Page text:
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TODAY'S OTHER NEWS

Number of landlords in the PRS drops to a seven-year low

The number of landlords in the private rental sector has fallen to a seven-year low, according to Hamptons International’s latest monthly letting index. 

Recent tax and legislative changes have resulted in a reduction in the total number of privately rented homes, falling by 156,410 since its peak in 2017, and yet the number of landlords has fallen further. 

Hamptons International estimates that there were 222,570 fewer landlords in the PRS in 2019 than in 2017.  

The number of landlords peaked at 2.88 million in 2017, but tax and regulatory changes have caused some landlords to sell up and leave the sector. 

By 2019, there were 2.66 million landlords in Great Britain, 8% fewer than the 2017 peak, which means that the number of landlords has fallen to the lowest level in seven years when there were 2.58 million landlords in Great Britain.

Number of landlords in the PRS drops to a seven-year low

Despite the drop in the number of landlords in the PRS, the average landlord now owns more properties.

The average landlord in Great Britain owned 1.93 buy-to-let properties last year, the highest level since 2009 when the average landlord owned 2.02 properties. 

Last year 30% of landlords owned more than one buy-to-let property, the highest proportion on record, which is up from 21% in 2016 when many of the tax and regulatory changes were announced and is double the proportion recorded a decade ago when 15% of landlords owned multiple buy-to-let.

Number of landlords in the PRS drops to a seven-year low

Table 1 – Landlords with multiple properties

Landlords with multiple properties

2005

14%

2006

15%

2007

16%

2008

16%

2009

15%

2010

14%

2011

15%

2012

16%

2013

18%

2014

19%

2015

20%

2016

21%

2017

27%

2018

28%

2019

30%

Source: Hamptons International

Aneisha Beveridge, head of research at Hamptons International, said: “The number of landlords in the private rented sector has fallen to the lowest level in seven years.  While 222,570 landlords have left the sector since 2017 due to tax and regulatory changes, those who have stayed tend to have bigger portfolios – a further sign that the sector is professionalising. The average landlord in Great Britain owned 1.93 properties last year, the highest level since 2009.

“Rents rose in every region across Great Britain in January to stand 3.6% higher than at the same time last year.  The number of new homes purchased by landlords remains low, which is feeding through to fewer homes available to rent.  This is particularly true in the South, where rents are rising the most.”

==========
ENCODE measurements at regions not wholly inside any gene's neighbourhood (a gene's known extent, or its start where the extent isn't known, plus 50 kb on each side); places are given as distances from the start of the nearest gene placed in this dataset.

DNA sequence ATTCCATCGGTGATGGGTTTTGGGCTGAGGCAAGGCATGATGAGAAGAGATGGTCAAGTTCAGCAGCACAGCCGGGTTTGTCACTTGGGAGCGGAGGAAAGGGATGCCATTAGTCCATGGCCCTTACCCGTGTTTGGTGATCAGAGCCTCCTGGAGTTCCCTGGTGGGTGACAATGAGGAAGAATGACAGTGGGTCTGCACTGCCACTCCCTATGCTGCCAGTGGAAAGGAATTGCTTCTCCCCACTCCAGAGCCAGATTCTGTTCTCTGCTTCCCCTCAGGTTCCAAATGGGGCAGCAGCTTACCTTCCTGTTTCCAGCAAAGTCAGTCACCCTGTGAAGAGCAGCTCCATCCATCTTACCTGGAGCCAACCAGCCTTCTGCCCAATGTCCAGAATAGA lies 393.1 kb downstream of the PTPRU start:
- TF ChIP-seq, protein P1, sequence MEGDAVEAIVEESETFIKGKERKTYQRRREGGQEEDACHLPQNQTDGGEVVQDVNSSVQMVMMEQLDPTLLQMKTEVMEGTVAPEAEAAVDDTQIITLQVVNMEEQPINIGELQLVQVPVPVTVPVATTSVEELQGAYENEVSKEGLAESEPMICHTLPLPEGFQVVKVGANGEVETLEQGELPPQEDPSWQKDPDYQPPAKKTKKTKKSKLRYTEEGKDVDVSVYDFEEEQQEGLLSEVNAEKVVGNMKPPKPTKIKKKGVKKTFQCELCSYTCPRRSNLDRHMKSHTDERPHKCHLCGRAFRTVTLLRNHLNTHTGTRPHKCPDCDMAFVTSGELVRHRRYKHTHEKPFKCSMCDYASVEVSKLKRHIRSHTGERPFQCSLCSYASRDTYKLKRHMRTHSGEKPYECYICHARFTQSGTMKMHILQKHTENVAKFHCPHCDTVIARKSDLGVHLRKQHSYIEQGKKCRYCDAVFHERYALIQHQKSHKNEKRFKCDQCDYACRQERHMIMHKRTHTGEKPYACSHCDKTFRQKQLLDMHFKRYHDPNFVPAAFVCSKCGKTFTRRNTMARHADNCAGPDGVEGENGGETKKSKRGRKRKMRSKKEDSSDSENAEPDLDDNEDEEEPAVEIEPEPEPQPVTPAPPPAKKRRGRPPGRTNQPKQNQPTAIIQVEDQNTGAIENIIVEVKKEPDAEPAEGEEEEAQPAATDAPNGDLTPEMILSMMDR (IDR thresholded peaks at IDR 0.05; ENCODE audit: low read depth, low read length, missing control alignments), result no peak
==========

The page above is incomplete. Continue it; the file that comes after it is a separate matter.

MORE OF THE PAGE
Landlords in the North East, where properties remain broadly affordable, had the largest portfolios. 

The average landlord based in the North East owned 2.05 properties last year, closely followed by landlords based in Yorkshire & Humber, at 2.03 properties per landlord, and London at 2.01 properties per landlord. 

Investors in Wales and Scotland were least likely to have big buy-to-let portfolios, with the average landlord letting out 1.83 properties in each region.

Table 2 – Portfolio size per region (2019)

Region

Properties per landlord (2019)

North East

2.05

Yorkshire and the Humber

2.03

London

2.01

East Midlands

1.99

West Midlands

1.93

South East

1.88

South West

1.88

North West

1.88

East of England

1.85

Wales

1.83

Scotland

1.83

Source: Hamptons International

Across Great Britain, average rents for new lets rose to £998 per calendar month (pcm) in January, up 3.6% on the corresponding period last year.  

Rents continued to increase the most in the South West, up 6%, followed by the East at 4.1%, and Greater London, also at 4.1%. 

Rents rose in every region, but Wales recorded the weakest rental growth at 1.2%.

Table 3 – Average rent of new lets (pcm)

Region

Jan-19

Jan-20

YoY

Greater London

£       1,714

£                    1,783

4.1%

South West

£          784

£                       831

6.0%

South East

£       1,037

£                    1,070

3.2%

East

£          943

£                       982

4.1%

Midlands

£          678

£                       694

2.4%

North

£          625

£                       646

3.3%

Scotland

£          639

£                       653

2.2%

Wales

£          652

£                       659

1.2%

Great Britain

£          963

£                       998

3.6%

Great Britain (Excluding London)

£          770

£                       797

3.4%

Source: Hamptons International

Poll: Last year 30% of landlords owned more than one buy-to-let property, the highest proportion on record, but do you expect this percentage to rise or fall over the next few years?

PLACE YOUR VOTE BELOW

  • icon

    Landlords need to spread their risk - but what if multiple properties all have rogue tenants advised by Shelter and the Council to stay put, even if they haven't paid rent for months? Rent evasion should be a criminal offence, not a civil matter, then Landlords might feel a bit more secure.

  • Paul Barrett

    As it is going to be made even harder to get rid of what are mostly rent defaulting tenants the business risk of being a LL especially a mortgaged one will become more untenable by the day.

    Worse case scenario is a rent defaulting tenant could bankrupt a small mortgaged LL especially if the LL was unable to obtain on RGI on the now rent defaulting tenant.
    It is the useless eviction process which makes being a LL a very risky business.
    Making things even more difficult for a LL to repossess a property will just cause many LL to move away from AST lettings or sell up.
    95% of evictions are for rent default so clearly if using S21 hardly a non-fault eviction.

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